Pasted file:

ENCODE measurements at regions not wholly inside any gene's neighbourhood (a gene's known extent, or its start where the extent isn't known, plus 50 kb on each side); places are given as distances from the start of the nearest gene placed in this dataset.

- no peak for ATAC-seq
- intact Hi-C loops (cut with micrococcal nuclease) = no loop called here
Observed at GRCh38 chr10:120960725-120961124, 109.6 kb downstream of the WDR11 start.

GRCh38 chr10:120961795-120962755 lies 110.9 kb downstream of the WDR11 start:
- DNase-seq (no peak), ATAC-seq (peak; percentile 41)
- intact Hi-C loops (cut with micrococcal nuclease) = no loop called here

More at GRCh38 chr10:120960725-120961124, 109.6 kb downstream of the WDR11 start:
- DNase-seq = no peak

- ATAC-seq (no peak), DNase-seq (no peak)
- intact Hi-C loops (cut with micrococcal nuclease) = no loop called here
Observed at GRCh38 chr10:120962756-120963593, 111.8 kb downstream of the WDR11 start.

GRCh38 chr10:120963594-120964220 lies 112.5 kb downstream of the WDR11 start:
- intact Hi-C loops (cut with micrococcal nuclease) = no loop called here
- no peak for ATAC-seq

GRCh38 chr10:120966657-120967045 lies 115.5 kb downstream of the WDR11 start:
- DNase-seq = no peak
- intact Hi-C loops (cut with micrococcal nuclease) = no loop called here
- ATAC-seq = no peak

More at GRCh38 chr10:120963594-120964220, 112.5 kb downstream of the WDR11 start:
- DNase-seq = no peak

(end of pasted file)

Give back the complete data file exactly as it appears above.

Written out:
ENCODE measurements at regions not wholly inside any gene's neighbourhood (a gene's known extent, or its start where the extent isn't known, plus 50 kb on each side); places are given as distances from the start of the nearest gene placed in this dataset.

- no peak for ATAC-seq
- intact Hi-C loops (cut with micrococcal nuclease) = no loop called here
Observed at GRCh38 chr10:120960725-120961124, 109.6 kb downstream of the WDR11 start.

GRCh38 chr10:120961795-120962755 lies 110.9 kb downstream of the WDR11 start:
- DNase-seq (no peak), ATAC-seq (peak; percentile 41)
- intact Hi-C loops (cut with micrococcal nuclease) = no loop called here

More at GRCh38 chr10:120960725-120961124, 109.6 kb downstream of the WDR11 start:
- DNase-seq = no peak

- ATAC-seq (no peak), DNase-seq (no peak)
- intact Hi-C loops (cut with micrococcal nuclease) = no loop called here
Observed at GRCh38 chr10:120962756-120963593, 111.8 kb downstream of the WDR11 start.

GRCh38 chr10:120963594-120964220 lies 112.5 kb downstream of the WDR11 start:
- intact Hi-C loops (cut with micrococcal nuclease) = no loop called here
- no peak for ATAC-seq

GRCh38 chr10:120966657-120967045 lies 115.5 kb downstream of the WDR11 start:
- DNase-seq = no peak
- intact Hi-C loops (cut with micrococcal nuclease) = no loop called here
- ATAC-seq = no peak

More at GRCh38 chr10:120963594-120964220, 112.5 kb downstream of the WDR11 start:
- DNase-seq = no peak